Everybody has one. Some have it more than others. What’s yours? This is not related to your team, drive, or ambition. It’s related to the problem you are solving.
Do people have this problem? (if yes, move on)
Is it a big enough problem that they’ll pay to fix it? (if yes, move on)
Do you have the right solution to the problem?
Don’t use surveys for this stage. People vote with dollars and their time. Surveys are kind of like giving a 16 year old their driver’s license based on their own assessment of themselves.
Metrics can vary to pretty huge extents for this phase.
Who are you talking to?
Do have the problem that you identified?
For startups, this is usually pretty small data sets. Identify your hypotheses, then figure out where those people hang out. Then go meet them in person and pitch it to them. If they don’t dig it, they’re probably not the right audience.
Once you find out who you’re talking to, then figure out what you’re saying to them.
Does it resonate?
Does it move the needle?
Does it influence them?
This is isn’t the tactical post, but I’ll dip my toe in that water.
- AdWords CTR tests
Pick 3 headlines, spend the minimum daily budget on Adwords, and put the headlines as the copy. Create a blank landing page that just says, “we’re under construction.” and have an email list signup form. It’s not important that you get emails. The only thing you care about here is the CTR (click through rate) on the ads. The highest CTR wins.
When Tim Ferriss was writing the 4 Hour Workweek (one of my favorite books), he couldn’t decide whether or not he wanted to call it “4 Hour Workweek” or “Selling Drugs For Fun and Profit”. He employed this tactic, and ultimately picked “4 Hour Workweek”.
My, how the world could have been different had the latter won the competition.
- Landing page tests
Once you do that, then build a 1 page site using the winning headline, with 2 paragraphs of copy, 3 images, 1 video, and a call to action (form, quiz, ebook, whatever). This is where you test the other messaging elements: secondary messaging, taglines, narrative structure, etc.
You can manually create landing pages, use Google Optimize (it has a killer free version), Optimizely (no free version), Unbounce (DEFINITELY no free version), or anything of the like. Here, you’re testing call to actions. Whichever combination has the highest, wins.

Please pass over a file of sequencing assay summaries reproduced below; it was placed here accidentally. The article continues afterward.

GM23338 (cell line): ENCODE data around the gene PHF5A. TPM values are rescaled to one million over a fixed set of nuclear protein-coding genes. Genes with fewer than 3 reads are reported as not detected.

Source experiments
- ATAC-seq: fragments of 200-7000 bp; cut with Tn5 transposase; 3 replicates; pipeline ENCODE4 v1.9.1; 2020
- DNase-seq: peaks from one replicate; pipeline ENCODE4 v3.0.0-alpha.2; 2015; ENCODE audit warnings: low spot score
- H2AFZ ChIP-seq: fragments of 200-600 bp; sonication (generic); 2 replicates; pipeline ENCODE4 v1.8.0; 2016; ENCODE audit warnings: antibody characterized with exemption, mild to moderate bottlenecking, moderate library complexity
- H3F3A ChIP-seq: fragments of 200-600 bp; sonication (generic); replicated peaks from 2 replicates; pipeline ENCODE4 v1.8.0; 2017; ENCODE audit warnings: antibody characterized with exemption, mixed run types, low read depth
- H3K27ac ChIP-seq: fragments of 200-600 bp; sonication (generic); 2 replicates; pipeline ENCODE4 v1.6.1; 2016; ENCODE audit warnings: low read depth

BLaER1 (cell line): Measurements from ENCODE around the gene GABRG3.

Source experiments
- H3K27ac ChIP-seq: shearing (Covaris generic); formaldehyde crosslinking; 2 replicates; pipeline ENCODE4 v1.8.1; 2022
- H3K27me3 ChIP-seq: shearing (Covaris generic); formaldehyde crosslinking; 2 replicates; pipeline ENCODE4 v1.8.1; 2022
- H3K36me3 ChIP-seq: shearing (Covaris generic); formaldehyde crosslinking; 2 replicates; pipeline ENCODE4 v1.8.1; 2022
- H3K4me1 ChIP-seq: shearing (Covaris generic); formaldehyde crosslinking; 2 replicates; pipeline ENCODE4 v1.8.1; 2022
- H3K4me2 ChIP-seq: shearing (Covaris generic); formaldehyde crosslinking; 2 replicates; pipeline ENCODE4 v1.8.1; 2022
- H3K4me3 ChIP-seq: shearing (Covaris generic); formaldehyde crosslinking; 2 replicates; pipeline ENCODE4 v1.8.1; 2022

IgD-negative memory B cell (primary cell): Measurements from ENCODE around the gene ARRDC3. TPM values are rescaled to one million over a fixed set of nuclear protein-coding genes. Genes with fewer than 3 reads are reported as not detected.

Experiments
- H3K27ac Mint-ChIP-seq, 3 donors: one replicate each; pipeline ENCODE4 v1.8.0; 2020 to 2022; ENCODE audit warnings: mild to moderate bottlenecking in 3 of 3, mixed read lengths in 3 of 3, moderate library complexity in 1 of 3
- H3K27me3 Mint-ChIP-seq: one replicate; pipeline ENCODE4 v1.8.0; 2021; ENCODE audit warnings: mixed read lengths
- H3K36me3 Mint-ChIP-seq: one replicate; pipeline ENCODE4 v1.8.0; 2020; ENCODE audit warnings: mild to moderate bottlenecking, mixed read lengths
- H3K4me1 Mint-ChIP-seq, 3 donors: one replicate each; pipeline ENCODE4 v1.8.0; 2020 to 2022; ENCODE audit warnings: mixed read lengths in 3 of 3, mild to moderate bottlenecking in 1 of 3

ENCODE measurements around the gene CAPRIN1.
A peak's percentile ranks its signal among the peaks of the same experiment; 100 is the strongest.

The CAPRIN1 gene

How are you actually going to get them to buy?
This includes everything from acquisition channels (Facebook, Google, Twitter, etc.), to offers (discounts, quizzes, ebooks), to some other stuff that we’ll delve into with the tactical post coming out next week.
Here, we want to test with a very limited budget. Rather than throwing $20k at it straight out of the gate, test it with $500. You already have the other elements. This should be the easier part. Here’s how you decide what to spend*:
*note, It’s not important that these estimated metrics are super precise. It’s just important to get the car moving so that you can steer it along the way. Don’t spend more than 5 minutes estimating.
- A) Estimate lifetime value: How much money is that customer worth to you over their lifespan?
- B) I like to target the cost per acquisition to be roughly 10% of the lifetime value. Do what makes sense for you, but decide on a realistic target. You can always reduce the cost per acquisition later.
- C) How many customers do you need to acquire to be statistically significant? If you’re selling coffee mugs, and I target 10 people, and 2 buy, that doesn’t mean I have a 20% conversion rate. It means that my 2 friends wanted to help me out. Get outside of your friends circles.
- D) Multiply C by B to get starting budget
- E) Once these hypotheses are validated, pour gas on the fire.
This is where you operationalize this. I’m gonna go into this more in the next post.
5. Scale And Iterate
If something isn’t validated, that doesn’t necessarily mean it is invalid. Don’t throw the baby out with the bathwater. You very well might be just a couple of tweaks away.